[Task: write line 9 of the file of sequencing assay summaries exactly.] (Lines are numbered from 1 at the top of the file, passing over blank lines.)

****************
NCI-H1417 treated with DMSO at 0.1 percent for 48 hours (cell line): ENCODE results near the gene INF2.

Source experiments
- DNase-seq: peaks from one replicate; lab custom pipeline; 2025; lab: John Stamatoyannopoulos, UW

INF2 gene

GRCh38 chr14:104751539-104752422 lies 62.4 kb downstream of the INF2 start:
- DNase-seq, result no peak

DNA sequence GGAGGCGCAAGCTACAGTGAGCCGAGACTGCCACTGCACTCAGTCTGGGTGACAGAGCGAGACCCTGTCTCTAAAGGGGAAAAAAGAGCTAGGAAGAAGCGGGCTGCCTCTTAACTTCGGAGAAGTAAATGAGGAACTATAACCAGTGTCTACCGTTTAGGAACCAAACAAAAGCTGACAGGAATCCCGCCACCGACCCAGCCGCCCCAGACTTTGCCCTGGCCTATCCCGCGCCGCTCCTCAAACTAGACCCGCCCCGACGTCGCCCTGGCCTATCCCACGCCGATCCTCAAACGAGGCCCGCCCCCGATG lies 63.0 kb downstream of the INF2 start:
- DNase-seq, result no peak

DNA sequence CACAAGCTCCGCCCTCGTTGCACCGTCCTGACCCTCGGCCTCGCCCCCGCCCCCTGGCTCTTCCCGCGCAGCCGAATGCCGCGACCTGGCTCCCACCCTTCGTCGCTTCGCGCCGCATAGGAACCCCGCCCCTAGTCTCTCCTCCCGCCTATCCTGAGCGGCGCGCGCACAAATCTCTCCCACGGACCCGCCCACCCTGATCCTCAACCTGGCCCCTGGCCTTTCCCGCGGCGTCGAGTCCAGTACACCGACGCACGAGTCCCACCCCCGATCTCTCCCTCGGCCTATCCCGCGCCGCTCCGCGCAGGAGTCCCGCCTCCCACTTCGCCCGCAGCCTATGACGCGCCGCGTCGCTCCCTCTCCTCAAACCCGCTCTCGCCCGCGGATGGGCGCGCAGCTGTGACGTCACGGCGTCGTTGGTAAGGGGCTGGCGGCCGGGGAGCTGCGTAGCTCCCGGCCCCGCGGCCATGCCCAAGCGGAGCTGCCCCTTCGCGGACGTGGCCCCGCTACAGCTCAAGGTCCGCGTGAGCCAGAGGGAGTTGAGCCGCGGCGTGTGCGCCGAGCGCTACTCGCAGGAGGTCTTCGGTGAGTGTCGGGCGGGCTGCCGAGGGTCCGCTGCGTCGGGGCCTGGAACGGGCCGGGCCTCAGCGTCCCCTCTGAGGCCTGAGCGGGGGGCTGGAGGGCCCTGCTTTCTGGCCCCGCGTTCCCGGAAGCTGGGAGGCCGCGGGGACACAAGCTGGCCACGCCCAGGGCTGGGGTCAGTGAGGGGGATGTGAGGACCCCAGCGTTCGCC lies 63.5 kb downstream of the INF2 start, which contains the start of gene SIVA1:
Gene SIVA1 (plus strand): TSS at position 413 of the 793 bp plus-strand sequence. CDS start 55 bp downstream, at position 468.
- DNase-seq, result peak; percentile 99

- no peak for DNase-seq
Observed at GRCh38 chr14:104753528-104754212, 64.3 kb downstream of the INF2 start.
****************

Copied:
DNA sequence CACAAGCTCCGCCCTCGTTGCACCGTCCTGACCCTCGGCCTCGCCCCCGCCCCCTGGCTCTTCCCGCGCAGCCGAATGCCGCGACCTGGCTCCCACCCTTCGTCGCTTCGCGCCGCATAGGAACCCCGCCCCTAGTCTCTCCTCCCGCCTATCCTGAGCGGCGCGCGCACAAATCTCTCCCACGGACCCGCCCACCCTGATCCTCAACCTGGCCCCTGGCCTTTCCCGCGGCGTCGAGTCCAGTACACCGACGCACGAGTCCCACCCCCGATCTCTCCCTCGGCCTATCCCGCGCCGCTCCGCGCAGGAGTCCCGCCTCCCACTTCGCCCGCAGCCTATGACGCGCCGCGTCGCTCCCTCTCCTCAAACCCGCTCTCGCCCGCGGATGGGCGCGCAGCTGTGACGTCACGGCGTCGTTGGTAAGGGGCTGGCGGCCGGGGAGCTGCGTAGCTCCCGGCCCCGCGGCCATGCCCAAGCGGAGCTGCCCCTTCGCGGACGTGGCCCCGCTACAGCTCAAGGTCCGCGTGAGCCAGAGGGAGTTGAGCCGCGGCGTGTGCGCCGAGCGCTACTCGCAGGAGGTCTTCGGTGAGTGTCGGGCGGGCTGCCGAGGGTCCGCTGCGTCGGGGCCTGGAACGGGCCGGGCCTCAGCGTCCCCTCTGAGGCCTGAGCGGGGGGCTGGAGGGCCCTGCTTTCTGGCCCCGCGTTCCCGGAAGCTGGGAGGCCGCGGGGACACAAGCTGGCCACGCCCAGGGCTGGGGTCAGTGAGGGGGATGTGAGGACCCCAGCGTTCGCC lies 63.5 kb downstream of the INF2 start, which contains the start of gene SIVA1: